All of this creates a web as dizzying as that formed by the network of right-wing news sites and their hyperlinks. Foundations feeding into news outlets feeding into private companies feeding into super pacs, all back-linking to Bannon or daughter Mercer or daddy Mercer. And it sheds some interesting light on Cambridge Analytica’s role in the election. Though they claim to be non-partisan, CA has not taken a single left-leaning client. They are in fact a weapon for the right, engaging in “psychological warfare” against those who don’t lean that way. And it’s clear that Steve Bannon and Robert Mercer don’t see this as solely a domestic war.

Brexit

Mercer’s conservative views extend beyond the United States; he also strongly supported Brexit. To aid the move to sway the British public to support the withdrawal from the EU, Mercer donated the services of Cambridge Analytica to Nigel Farage, a vocal critic of the EU and chief advocate of Brexit, and Leave.eu. Cambridge Analytica “is said to have advised Leave.eu by harvesting data from people’s Facebook profiles to decide how to target them with individualised advertisements.”

Andy Wigmore, the communications director of leave.eu, has in several interviews confirmed that CA was instrumental in making Brexit a reality. “Cambridge Analytica had worked for them,” he said. It taught them “how to build profiles, how to target people and how to scoop up masses of data from people’s Facebook profiles.”

However, CA and Mercer himself have denied CA’s involvement in Brexit. That’s a bit odd, considering Wigmore’s comments, the widespread reporting on CA’s involvement, and the fact that this video…

…shows one of Cambridge Analytica/SCL’s employees, Brittany Kaiser, sitting on the panel at Leave.eu’s “launch event.” The denial is possibly because “the electoral commission was not informed of Mr Mercer’s work” and in Britain, “all services worth more than £7,500 must be declared.”

Along Comes Donny

Back in the US, it had become clear that no amount of data mining and influence peddling could counteract the nausea induced by Ted Cruz’s greasy smile.

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The most punchable face in politics.

The Mercers, along with Bannon, threw in with Donald Trump. Cambridge Analytica became a tool in Donald’s MAGA-maniacal blitzkrieg, and Robert Mercer made certain Trump had plenty of cash to funnel right back into CA’s coffers; Mercer was, in fact, Trump’s single largest donor, having personally contributed $13.5 million to the former reality television star’s presidential campaign.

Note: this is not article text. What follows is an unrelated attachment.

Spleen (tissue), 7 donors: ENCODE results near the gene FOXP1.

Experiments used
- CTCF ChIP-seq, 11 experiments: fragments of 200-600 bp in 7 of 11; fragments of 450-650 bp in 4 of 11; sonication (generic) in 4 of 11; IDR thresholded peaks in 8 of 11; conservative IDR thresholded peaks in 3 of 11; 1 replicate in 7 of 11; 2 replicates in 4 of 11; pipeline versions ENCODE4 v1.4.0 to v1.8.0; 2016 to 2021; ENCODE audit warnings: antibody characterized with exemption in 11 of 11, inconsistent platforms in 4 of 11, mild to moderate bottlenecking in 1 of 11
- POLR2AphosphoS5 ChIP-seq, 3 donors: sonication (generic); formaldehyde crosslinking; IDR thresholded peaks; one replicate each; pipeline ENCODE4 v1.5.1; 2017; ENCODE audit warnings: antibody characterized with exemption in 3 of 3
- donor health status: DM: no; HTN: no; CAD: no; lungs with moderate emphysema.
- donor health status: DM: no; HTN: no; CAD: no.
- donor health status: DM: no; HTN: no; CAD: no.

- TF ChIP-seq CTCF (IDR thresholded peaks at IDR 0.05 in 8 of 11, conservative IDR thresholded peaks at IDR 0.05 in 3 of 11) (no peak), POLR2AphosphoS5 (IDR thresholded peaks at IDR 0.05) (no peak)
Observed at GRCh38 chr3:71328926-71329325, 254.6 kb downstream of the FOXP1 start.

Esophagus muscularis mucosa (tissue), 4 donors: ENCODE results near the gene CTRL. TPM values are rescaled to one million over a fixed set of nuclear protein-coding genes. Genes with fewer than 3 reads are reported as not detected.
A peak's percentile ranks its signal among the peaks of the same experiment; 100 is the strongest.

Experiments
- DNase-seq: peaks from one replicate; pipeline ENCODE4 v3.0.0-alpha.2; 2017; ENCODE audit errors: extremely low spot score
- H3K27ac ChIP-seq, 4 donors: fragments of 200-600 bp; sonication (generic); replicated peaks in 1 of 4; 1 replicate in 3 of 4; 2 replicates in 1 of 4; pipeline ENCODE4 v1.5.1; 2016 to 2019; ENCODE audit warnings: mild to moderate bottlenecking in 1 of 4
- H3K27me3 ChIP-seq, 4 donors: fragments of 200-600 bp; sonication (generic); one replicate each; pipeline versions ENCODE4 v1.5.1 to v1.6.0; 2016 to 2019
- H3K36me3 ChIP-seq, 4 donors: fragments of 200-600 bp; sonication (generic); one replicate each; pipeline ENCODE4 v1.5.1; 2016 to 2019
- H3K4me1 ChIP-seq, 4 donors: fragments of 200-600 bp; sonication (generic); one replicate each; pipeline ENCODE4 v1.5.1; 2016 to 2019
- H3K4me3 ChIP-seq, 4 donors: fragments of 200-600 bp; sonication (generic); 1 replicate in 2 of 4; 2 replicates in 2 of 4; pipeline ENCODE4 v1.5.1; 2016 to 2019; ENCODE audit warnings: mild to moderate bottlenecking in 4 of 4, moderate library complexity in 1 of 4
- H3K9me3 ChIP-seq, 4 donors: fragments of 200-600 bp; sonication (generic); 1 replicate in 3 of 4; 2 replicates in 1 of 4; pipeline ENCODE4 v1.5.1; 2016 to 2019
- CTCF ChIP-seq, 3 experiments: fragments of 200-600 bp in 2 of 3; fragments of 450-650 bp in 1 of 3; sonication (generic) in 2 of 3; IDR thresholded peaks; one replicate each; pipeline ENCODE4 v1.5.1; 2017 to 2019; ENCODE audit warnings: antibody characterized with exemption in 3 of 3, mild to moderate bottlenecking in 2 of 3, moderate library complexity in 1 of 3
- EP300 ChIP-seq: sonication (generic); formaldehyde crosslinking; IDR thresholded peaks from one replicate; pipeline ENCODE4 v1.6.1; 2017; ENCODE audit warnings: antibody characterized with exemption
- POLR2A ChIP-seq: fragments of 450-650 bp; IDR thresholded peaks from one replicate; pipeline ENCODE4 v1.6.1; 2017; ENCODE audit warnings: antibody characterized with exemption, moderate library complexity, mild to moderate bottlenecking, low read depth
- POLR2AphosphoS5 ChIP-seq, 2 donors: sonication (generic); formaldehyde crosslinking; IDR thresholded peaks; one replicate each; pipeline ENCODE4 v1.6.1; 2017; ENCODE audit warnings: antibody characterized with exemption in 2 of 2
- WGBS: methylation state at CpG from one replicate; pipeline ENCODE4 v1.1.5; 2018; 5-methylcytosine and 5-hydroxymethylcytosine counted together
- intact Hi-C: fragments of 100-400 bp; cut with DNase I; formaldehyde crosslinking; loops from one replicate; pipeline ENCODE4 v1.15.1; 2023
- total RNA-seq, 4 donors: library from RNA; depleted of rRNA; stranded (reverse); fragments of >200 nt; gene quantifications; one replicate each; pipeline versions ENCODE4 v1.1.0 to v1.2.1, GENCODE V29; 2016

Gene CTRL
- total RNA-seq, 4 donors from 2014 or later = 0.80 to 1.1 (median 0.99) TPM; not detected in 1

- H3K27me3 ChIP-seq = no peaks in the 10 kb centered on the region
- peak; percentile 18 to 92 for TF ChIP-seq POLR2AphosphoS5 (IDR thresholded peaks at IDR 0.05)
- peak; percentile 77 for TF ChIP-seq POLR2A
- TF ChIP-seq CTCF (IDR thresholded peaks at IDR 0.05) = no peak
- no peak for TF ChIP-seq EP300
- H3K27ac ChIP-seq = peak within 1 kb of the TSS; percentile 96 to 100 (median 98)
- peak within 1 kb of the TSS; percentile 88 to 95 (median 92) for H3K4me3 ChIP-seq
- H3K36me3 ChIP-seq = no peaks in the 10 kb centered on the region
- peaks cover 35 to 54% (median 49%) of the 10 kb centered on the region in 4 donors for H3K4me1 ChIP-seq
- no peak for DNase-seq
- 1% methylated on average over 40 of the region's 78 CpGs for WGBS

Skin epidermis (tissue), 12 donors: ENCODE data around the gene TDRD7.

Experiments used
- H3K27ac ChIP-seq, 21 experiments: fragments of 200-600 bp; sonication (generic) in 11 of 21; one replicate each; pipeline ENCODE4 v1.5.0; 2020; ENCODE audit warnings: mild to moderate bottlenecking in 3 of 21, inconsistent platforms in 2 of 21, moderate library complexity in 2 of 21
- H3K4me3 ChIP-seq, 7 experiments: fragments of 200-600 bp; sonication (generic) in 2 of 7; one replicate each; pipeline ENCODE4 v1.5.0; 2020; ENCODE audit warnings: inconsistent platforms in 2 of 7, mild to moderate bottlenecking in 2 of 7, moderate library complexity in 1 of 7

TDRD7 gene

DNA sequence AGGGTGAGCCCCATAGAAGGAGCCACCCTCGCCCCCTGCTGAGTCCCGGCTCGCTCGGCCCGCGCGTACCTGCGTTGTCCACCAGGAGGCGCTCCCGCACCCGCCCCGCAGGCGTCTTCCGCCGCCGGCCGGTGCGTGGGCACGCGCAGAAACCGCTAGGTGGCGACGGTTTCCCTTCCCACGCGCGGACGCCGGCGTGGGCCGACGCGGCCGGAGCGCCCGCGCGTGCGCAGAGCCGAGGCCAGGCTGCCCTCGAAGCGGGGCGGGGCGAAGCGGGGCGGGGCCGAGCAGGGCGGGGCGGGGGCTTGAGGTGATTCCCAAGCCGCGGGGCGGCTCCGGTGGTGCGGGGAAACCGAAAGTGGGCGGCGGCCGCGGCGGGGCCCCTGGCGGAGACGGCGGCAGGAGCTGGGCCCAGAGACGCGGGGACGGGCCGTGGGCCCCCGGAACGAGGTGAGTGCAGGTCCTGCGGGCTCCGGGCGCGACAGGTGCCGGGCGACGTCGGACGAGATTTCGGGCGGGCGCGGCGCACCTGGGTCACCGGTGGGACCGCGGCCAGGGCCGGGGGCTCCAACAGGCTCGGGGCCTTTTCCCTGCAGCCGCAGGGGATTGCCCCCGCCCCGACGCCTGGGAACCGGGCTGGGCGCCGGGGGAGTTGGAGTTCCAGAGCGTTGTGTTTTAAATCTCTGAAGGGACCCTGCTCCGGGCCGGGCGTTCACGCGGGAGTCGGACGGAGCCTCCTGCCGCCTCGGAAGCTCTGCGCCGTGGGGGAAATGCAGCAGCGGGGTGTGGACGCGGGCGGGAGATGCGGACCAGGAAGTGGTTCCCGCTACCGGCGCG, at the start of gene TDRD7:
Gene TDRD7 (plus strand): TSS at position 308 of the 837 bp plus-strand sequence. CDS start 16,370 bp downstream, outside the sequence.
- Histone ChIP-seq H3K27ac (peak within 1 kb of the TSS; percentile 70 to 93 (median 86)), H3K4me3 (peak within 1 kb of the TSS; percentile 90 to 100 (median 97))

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Pictured here is a creepy, mentally unhinged affluent celebrity who reputedly altered his natural skin color and who faced multiple allegations of sexual misconduct and yet remained respected by loyal apologists. With him is Michael Jackson.

Millions of dollars, Time magazine reported on May 18, 2017, were paid from a Pro-Trump Super Pac for Cambridge Analytica’s services. The money was sent to a “mysterious” address in California registered to Steve Bannon. In addition, the Trump campaign itself hired the firm and paid them millions more, apparently at the urging of Rebekah Mercer.

What did CA do in return for these fees? According to their site, “Cambridge Analytica provided the Donald J. Trump for President campaign with the expertise and intelligence that helped win the White House, causing the most remarkable victory in modern U.S. political history. Analyzing millions of data points, we consistently identified the most persuadable voters and the issues they cared about. We then sent targeted messages to them at key times in order to move them to action.”

If you ever noticed how often Trump seemed to contradict himself, or why he seemed to hammer home repeatedly some peculiarly-phrased sound bite, there may be a reason for that. Alexander Nix, CEO of CA, noted that “‘Pretty much every message that Trump put out was data-driven,'” in an interview with Motherboard. “On the day of the third presidential debate between Trump and Clinton, Trump’s team tested 175,000 different ad variations for his arguments, in order to find the right versions above all via Facebook. The messages differed for the most part only in microscopic details, in order to target the recipients in the optimal psychological way: different headings, colors, captions, with a photo or video. This fine-tuning reaches all the way down to the smallest groups.” Nix added, somewhat chillingly, “‘We can address villages or apartment blocks in a targeted way. Even individuals.'”

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I’m sure there’s a joke to be made about the orange one being Trump, but we’re better than that.

Starting in July of last year, canvassers for the Trump campaign were equipped with an app, also used by Brexit canvassers, which provided them with information about “the political views and personality types of the inhabitants of a house.” They would avoid knocking on the doors of those deemed by the app to be unreceptive, and “came prepared with guidelines for conversations tailored to the personality type of the resident.”